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This article was published 22/12/2011 (1811 days ago), so information in it may no longer be current.
A black Labrador retriever cowers in the corner of his cage as deafening howls erupt from neighbouring kennels filled with homeless Rottweilers, Mastiffs and shepherds.
Here at the City of Winnipeg's dog pound, there are rows and rows of dogs with one thing in common: Most of them are not licensed and they have not been spayed and neutered. Animal shelters have been struggling to keep up with the number of stray and unwanted pets and experts say the crux of the problem is too many cats and dog are not fixed. The city's animal services agency has not been able to fund more low-cost spay and neuter programs, officials say, since for many decades most owners did not pay the annual fee to license their dog.
The City of Winnipeg is currently drafting a new responsible pet owner bylaw, to be released next year, and will consider licensing cats to boost revenue to fund more ways to control the budding pet population. But even with tougher laws and a crackdown on scofflaws, animal control officials say they won't get a handle on the problem until owners take part in the simplest solution: spay and neuter their pet.
"You can make all the laws in the world, but you can't force someone to be a responsible pet owner," said Leland Gordon, chief operating officer of Winnipeg's animal services agency.
He said Winnipeg is the only major city in Canada that does not license cats.
Stray dogs that are picked up by animal control officers are sent to the city's Logan Avenue facility where they are kennelled. If they have a licence, they can be easily returned to their owners. In the absence of any ID, however, the canines are held for five days and then become property of the city and can be adopted to new homes. The city does not keep statistics on where animal control officers pick up strays, but animal services has held five dog sales this year after repeated influxes of dogs filled kennels to capacity.
Dogs with serious behavioural problems are held in quarantine, and a portion of them -- about 100 every year -- are destroyed.
Cat overpopulation is an even bigger problem, and some estimate there could be upwards of 50,000 stray and feral felines roaming city streets. The Winnipeg Humane Society was forced to euthanize 22 per cent more cats last year due to the rising number of homeless felines. Some groups have tried small-scale trap, spay and neuter and release programs to try and curb the ballooning number of cats.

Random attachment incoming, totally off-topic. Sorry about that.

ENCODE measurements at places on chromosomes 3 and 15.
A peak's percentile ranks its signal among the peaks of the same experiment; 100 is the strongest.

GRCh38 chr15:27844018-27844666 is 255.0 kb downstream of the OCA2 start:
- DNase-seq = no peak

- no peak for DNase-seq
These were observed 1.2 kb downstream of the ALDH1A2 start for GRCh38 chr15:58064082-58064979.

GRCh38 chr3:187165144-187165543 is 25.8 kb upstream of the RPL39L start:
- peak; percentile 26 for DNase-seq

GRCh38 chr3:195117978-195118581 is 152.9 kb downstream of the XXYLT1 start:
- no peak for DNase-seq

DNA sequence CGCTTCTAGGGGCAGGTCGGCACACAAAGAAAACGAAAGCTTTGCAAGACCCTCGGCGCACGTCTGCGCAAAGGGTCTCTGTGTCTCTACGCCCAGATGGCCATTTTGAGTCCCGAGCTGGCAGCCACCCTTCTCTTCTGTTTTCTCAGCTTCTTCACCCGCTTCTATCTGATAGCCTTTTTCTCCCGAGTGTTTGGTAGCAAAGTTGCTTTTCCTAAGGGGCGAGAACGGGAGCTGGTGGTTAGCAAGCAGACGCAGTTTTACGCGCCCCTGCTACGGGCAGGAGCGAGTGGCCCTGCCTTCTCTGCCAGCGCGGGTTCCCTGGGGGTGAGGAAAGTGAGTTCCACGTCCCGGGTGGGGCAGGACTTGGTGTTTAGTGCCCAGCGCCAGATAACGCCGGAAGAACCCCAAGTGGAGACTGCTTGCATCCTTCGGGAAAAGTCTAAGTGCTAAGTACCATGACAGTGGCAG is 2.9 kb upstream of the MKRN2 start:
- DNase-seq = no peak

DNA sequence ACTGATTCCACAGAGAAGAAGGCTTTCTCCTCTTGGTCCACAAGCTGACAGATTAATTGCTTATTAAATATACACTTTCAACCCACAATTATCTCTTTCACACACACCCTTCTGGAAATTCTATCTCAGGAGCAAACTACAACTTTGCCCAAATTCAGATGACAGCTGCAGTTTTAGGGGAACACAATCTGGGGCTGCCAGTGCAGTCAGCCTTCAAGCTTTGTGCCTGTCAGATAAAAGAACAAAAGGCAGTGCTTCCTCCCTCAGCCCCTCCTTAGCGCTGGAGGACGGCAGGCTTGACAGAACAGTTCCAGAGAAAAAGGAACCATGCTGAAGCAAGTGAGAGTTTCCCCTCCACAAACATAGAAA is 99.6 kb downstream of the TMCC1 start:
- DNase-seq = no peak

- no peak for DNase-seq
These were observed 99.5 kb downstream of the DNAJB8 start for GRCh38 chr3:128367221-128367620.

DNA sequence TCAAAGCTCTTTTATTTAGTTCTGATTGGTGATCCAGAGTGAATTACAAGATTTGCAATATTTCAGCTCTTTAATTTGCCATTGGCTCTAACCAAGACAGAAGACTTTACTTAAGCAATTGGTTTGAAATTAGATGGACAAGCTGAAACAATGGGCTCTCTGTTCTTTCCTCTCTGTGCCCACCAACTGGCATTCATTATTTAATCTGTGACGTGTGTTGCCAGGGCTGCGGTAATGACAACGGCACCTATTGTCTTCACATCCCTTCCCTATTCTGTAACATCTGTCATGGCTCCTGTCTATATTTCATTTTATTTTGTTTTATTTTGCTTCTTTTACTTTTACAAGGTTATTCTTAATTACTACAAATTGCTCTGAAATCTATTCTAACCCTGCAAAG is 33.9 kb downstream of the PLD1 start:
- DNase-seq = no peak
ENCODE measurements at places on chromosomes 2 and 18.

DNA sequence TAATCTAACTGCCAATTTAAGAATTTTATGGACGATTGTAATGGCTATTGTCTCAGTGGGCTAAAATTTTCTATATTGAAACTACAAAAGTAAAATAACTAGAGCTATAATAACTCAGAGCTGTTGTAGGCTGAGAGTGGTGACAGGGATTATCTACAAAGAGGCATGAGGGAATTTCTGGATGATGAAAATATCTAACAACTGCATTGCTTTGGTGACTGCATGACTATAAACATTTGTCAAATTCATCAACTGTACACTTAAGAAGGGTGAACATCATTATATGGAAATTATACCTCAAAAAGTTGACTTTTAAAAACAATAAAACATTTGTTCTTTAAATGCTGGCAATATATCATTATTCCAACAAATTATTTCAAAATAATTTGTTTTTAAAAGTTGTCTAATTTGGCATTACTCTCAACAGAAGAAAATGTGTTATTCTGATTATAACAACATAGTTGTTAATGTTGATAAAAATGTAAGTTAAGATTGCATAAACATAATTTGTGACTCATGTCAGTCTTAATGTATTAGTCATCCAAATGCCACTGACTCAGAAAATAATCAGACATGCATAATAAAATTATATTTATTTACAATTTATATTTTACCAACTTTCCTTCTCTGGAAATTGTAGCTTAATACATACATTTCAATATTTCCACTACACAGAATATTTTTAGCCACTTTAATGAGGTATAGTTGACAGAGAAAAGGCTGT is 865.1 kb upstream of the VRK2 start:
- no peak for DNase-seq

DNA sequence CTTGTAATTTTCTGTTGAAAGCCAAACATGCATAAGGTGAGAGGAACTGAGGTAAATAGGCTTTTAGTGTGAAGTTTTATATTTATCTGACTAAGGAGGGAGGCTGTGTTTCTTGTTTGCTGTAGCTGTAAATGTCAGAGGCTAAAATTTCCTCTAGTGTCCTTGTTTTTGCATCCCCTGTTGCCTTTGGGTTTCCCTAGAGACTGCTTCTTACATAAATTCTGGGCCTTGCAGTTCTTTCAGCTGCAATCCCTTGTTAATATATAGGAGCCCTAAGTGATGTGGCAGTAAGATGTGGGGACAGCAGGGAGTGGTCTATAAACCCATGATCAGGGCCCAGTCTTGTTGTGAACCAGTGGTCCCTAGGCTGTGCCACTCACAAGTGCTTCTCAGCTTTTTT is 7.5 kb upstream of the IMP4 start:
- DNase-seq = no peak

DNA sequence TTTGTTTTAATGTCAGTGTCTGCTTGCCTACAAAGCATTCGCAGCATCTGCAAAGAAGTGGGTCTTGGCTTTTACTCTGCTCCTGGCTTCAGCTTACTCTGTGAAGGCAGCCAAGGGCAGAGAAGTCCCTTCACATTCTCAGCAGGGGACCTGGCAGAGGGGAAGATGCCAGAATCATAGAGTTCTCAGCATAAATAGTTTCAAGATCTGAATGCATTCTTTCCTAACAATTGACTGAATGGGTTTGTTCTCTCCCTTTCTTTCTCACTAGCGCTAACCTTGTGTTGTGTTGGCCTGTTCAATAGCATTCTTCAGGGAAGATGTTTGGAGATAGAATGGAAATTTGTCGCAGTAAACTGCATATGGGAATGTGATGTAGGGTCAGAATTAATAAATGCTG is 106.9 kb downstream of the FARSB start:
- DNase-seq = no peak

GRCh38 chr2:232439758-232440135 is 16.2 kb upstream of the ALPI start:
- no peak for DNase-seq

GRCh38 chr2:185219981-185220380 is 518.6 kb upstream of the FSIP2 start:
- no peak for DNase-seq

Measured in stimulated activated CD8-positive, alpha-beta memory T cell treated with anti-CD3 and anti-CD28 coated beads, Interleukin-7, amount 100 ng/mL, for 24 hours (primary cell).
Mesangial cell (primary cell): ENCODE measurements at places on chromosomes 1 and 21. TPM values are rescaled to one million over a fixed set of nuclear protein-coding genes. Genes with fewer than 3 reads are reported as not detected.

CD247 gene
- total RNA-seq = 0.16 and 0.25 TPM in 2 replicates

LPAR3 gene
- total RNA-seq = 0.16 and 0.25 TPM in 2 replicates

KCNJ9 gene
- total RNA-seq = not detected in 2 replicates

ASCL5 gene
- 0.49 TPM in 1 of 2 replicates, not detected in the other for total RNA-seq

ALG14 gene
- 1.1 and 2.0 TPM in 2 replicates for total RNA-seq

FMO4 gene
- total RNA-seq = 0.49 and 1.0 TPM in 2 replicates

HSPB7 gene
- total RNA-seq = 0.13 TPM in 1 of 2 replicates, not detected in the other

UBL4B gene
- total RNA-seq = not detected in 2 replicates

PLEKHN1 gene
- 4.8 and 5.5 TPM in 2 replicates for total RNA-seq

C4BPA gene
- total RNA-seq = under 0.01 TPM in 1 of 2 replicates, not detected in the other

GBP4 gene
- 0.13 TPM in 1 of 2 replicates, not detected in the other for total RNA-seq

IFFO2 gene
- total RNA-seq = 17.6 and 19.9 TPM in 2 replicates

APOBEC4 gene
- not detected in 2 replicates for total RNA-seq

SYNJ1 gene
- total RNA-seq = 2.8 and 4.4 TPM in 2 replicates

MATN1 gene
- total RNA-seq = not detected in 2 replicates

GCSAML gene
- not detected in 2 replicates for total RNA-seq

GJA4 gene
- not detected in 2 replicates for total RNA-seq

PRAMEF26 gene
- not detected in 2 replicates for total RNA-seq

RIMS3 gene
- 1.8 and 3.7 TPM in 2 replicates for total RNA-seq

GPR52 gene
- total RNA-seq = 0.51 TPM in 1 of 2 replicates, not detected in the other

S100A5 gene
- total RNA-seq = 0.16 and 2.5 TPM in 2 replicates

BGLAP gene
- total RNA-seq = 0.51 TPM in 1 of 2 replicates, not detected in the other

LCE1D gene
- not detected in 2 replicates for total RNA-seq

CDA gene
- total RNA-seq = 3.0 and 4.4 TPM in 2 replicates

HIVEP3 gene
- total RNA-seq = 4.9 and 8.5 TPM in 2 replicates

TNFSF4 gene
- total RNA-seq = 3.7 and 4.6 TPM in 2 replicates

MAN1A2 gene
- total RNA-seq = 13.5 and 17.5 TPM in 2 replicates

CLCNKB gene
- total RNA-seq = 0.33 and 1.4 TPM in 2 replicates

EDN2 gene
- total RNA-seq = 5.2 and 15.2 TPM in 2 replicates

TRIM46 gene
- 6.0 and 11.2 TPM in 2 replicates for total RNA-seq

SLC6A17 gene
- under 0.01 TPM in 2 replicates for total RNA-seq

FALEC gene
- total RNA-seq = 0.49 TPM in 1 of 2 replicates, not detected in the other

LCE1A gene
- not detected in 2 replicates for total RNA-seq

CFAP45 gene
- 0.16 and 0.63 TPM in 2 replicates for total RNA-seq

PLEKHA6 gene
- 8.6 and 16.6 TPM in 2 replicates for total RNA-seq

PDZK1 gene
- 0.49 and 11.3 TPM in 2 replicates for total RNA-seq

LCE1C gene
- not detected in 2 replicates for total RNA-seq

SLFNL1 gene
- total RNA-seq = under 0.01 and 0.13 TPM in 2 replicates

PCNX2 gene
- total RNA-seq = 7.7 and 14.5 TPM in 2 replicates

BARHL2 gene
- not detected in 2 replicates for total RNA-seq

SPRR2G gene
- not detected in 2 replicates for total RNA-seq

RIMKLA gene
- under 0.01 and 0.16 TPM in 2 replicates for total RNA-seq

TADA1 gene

Earlier this year, the problem prompted animal welfare groups to urge council's protection and community services committee to revamp their current animal control bylaws. Winnipeg bylaws allow residents to keep three cats or three dogs in their home, and anyone who wants to keep more animals must apply for a special permit.
Activists told the committee Winnipeg should model its laws after Calgary, where there are no limits on the number of pets per household as long as residents prove to be responsible owners. Others suggested pets should not be sold in stores, since there is no way to track whether they came from reputable breeders and there are enough strays and unwanted animals in need of homes.
Winnipeg Pet Rescue director Carla Martinelli said many pet owners do not know what they're getting into when they bring an animal home. She said people routinely drop animals off at the shelter and say they don't have time to care for it or the cost of care is too expensive. Martinelli said many people can't afford to spend upwards of $150 to sterilize their pet.
Other times, she said people have moved into personal care homes or apartments that don't allow pets.
"There definitely is a problem. I know that because the shelter is full always and we have a wait list to come in," she said, noting there are 200 cats currently on the wait list.
One of the simplest ways to reduce overpopulation is spaying and neutering, but funding more low-cost programs is not easy.
Winnipeg's animal services agency has a $1.6-million deficit and lags behind cities, such as Calgary, that offer more low-cost spay and neuter programs since they generate more revenue from animal licensing fees. More than 90 per cent of dogs and between 40 and 50 per cent of cats are licensed in Calgary, compared with about 60 per cent of Winnipeg's dogs, Gordon said.
Earlier this year, the city issued a crackdown on unlicensed dogs and boosted the number of licensed canines from 41,000 to about 60,000. While the zero-tolerance policy will generate more revenue, Gordon said the bulk of this money will go toward paying down the agency's existing deficit.
The city subsidizes the Winnipeg Humane Society's spay and neuter assistance program that helps low-income individuals sterilize a cat for $25 and dogs for somewhere between $60 and $75. Winnipeg Humane Society spokeswoman Jenelle Petrinchuk said the non-profit does about 6,000 spay and neuters every year and doesn't have the funds to expand to do more.
Petrinchuk said the cat overpopulation problem is far worse than dogs, and the humane society is working in Winnipeg's core, where the problem is most pronounced, to educate people that they may qualify for financial assistance to fix their pet.
"The tough part is we don't have all that many resources to expand," Petrinchuk said. "We would like to make (the program) bigger, but who would do the surgeries, who would pay for them?"
To adopt a pet or license your dog visit Winnipeg.ca